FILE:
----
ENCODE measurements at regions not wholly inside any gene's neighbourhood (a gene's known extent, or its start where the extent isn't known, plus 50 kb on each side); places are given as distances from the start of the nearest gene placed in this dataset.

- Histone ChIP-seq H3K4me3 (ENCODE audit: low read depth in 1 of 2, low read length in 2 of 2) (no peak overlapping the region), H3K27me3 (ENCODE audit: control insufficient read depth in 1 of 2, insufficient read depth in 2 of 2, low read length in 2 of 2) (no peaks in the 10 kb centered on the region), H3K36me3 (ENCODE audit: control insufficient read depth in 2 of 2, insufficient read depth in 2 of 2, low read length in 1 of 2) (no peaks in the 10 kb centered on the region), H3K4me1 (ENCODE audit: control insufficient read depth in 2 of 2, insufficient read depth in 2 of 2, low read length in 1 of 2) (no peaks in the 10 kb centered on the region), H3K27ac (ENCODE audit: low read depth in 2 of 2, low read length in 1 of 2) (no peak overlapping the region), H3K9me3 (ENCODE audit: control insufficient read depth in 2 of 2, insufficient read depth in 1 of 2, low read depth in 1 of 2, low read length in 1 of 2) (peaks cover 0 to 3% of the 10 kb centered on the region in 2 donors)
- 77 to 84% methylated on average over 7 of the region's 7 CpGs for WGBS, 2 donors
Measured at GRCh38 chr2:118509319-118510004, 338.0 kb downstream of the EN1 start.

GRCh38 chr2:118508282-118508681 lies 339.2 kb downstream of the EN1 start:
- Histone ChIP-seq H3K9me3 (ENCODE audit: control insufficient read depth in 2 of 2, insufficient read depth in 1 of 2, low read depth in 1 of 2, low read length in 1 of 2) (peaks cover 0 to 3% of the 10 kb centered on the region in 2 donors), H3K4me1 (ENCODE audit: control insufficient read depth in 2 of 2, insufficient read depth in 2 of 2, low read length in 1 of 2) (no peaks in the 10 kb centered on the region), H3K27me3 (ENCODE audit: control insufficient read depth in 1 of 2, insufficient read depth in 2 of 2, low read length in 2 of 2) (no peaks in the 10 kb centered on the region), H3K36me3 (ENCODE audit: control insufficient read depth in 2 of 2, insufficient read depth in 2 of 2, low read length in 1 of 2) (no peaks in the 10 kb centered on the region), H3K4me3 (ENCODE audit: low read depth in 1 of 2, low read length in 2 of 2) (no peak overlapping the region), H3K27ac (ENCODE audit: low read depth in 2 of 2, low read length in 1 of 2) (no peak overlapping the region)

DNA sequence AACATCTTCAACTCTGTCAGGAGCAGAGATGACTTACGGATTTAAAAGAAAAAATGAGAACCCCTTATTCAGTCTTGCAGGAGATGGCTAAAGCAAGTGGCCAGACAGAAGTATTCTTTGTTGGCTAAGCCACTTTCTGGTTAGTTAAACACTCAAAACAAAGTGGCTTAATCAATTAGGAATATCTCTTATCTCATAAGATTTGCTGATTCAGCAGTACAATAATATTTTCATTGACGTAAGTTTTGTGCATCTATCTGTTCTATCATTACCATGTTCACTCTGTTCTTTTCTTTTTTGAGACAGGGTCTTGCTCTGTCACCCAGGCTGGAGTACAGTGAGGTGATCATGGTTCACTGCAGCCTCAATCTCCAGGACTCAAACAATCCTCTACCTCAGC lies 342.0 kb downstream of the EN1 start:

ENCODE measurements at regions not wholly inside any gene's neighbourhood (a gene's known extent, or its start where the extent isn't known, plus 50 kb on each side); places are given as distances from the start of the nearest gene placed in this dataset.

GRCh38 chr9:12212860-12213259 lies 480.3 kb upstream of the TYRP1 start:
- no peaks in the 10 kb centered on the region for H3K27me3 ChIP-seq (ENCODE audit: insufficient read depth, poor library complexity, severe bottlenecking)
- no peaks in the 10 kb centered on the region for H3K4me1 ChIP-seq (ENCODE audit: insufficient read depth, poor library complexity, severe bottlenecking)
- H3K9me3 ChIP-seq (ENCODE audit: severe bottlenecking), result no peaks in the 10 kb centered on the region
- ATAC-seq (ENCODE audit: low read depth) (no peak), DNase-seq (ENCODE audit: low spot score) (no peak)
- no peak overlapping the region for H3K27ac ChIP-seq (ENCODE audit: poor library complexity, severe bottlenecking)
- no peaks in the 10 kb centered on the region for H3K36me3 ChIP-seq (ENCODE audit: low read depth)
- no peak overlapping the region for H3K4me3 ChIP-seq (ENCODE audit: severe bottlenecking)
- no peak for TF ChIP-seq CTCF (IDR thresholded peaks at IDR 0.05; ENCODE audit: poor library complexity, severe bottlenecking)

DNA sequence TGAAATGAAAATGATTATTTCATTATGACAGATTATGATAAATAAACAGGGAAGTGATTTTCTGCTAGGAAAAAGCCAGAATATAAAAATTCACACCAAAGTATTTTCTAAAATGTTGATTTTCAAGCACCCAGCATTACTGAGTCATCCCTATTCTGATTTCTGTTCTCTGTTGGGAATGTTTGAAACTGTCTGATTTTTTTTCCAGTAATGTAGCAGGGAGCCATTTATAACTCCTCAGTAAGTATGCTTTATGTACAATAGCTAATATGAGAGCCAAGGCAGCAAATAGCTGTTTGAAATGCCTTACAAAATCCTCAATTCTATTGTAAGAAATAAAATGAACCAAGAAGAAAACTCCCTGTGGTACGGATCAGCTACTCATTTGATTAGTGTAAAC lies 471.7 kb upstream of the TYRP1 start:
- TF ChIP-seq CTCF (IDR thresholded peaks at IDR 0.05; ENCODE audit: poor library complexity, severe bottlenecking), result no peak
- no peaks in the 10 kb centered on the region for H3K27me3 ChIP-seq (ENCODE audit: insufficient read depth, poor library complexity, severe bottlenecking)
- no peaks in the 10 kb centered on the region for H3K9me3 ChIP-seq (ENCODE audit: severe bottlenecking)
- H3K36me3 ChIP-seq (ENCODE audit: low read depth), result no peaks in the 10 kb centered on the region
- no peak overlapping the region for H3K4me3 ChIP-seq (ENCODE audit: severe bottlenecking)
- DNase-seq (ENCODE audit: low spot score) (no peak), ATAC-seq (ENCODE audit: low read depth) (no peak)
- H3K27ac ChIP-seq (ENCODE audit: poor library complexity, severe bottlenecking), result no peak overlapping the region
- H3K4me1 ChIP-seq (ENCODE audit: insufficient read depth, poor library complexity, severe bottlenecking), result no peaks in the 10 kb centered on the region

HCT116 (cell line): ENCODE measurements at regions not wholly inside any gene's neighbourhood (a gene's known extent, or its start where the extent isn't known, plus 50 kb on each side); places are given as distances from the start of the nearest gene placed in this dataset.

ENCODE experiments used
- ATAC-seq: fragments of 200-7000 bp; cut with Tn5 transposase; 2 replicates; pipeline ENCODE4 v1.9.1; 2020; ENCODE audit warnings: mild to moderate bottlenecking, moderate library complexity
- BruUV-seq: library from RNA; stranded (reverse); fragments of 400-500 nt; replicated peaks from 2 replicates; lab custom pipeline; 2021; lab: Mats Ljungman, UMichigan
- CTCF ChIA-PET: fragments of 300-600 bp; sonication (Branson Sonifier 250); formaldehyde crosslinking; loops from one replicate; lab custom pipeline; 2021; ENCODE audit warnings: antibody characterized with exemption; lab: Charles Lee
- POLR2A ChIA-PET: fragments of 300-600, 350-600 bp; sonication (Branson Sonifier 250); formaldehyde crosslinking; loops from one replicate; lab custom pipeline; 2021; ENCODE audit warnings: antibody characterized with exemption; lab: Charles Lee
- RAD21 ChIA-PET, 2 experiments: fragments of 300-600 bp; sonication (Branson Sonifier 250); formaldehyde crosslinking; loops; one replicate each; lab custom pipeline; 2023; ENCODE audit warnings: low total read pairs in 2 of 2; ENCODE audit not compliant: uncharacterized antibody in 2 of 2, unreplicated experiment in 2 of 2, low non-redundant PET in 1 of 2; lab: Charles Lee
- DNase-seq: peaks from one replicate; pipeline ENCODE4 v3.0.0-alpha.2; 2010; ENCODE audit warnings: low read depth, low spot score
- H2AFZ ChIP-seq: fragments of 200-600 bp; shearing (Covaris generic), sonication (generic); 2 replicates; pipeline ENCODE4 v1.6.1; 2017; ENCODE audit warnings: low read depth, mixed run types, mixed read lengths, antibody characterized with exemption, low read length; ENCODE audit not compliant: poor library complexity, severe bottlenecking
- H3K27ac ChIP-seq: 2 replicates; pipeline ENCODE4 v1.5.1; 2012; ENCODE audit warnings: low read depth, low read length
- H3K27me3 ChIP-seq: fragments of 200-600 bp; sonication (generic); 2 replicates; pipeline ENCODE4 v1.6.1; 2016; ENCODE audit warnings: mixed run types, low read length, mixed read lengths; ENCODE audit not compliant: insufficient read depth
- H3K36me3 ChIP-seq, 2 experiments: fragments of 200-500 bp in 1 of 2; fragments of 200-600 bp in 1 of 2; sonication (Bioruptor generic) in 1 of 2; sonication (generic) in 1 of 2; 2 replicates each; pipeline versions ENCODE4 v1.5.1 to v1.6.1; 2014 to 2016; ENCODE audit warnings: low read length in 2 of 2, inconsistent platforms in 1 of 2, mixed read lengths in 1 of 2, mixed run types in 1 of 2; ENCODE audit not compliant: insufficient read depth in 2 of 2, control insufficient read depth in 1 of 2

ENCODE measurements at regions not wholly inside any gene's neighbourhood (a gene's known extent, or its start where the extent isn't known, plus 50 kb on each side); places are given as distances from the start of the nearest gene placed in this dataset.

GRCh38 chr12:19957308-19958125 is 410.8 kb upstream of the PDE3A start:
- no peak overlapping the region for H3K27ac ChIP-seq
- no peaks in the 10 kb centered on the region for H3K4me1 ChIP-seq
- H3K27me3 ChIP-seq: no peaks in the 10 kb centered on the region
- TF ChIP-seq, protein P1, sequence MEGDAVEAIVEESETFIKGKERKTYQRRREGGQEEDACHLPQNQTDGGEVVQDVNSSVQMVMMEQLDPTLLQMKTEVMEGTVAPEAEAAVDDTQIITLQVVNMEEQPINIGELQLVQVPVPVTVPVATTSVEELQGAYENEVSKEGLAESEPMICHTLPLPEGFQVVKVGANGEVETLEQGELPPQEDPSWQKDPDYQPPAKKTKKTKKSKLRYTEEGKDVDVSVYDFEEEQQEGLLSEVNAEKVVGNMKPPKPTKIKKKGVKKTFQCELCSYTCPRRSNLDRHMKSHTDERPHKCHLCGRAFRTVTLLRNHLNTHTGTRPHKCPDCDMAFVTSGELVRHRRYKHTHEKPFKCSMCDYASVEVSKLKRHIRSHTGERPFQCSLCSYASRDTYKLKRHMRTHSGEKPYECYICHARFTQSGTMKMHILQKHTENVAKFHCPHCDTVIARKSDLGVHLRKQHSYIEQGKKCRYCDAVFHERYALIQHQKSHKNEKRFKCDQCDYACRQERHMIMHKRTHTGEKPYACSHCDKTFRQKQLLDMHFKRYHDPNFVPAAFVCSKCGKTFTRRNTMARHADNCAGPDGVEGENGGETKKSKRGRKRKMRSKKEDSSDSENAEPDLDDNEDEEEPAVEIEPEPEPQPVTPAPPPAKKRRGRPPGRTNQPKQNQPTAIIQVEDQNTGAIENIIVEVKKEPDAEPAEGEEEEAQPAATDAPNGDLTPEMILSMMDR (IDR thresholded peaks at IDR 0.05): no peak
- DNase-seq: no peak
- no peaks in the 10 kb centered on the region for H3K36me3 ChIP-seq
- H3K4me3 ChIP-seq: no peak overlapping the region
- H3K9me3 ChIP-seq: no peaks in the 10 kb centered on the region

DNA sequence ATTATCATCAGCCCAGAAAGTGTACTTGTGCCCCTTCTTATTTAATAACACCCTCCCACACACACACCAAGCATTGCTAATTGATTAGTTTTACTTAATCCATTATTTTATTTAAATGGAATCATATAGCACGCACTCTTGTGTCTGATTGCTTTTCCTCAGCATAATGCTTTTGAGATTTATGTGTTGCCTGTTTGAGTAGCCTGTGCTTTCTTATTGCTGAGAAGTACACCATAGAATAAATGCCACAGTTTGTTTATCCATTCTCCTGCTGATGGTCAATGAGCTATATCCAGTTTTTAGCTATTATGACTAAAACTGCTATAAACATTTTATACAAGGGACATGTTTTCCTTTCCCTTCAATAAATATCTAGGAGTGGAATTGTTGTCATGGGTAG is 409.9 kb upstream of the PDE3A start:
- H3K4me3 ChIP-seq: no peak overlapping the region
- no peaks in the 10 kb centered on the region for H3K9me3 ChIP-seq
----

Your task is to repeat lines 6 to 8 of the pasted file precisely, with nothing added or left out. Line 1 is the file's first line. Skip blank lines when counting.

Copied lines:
- Histone ChIP-seq H3K9me3 (ENCODE audit: control insufficient read depth in 2 of 2, insufficient read depth in 1 of 2, low read depth in 1 of 2, low read length in 1 of 2) (peaks cover 0 to 3% of the 10 kb centered on the region in 2 donors), H3K4me1 (ENCODE audit: control insufficient read depth in 2 of 2, insufficient read depth in 2 of 2, low read length in 1 of 2) (no peaks in the 10 kb centered on the region), H3K27me3 (ENCODE audit: control insufficient read depth in 1 of 2, insufficient read depth in 2 of 2, low read length in 2 of 2) (no peaks in the 10 kb centered on the region), H3K36me3 (ENCODE audit: control insufficient read depth in 2 of 2, insufficient read depth in 2 of 2, low read length in 1 of 2) (no peaks in the 10 kb centered on the region), H3K4me3 (ENCODE audit: low read depth in 1 of 2, low read length in 2 of 2) (no peak overlapping the region), H3K27ac (ENCODE audit: low read depth in 2 of 2, low read length in 1 of 2) (no peak overlapping the region)

DNA sequence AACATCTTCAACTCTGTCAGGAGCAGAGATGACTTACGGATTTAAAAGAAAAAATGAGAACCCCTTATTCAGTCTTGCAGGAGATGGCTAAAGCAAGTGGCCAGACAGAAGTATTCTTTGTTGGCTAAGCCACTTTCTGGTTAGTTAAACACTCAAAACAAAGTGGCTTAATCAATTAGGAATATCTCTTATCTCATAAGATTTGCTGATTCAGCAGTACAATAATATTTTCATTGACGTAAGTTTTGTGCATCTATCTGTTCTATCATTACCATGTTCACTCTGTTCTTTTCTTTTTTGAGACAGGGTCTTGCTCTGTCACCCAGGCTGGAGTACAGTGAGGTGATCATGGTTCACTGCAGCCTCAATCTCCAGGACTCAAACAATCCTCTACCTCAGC lies 342.0 kb downstream of the EN1 start:

ENCODE measurements at regions not wholly inside any gene's neighbourhood (a gene's known extent, or its start where the extent isn't known, plus 50 kb on each side); places are given as distances from the start of the nearest gene placed in this dataset.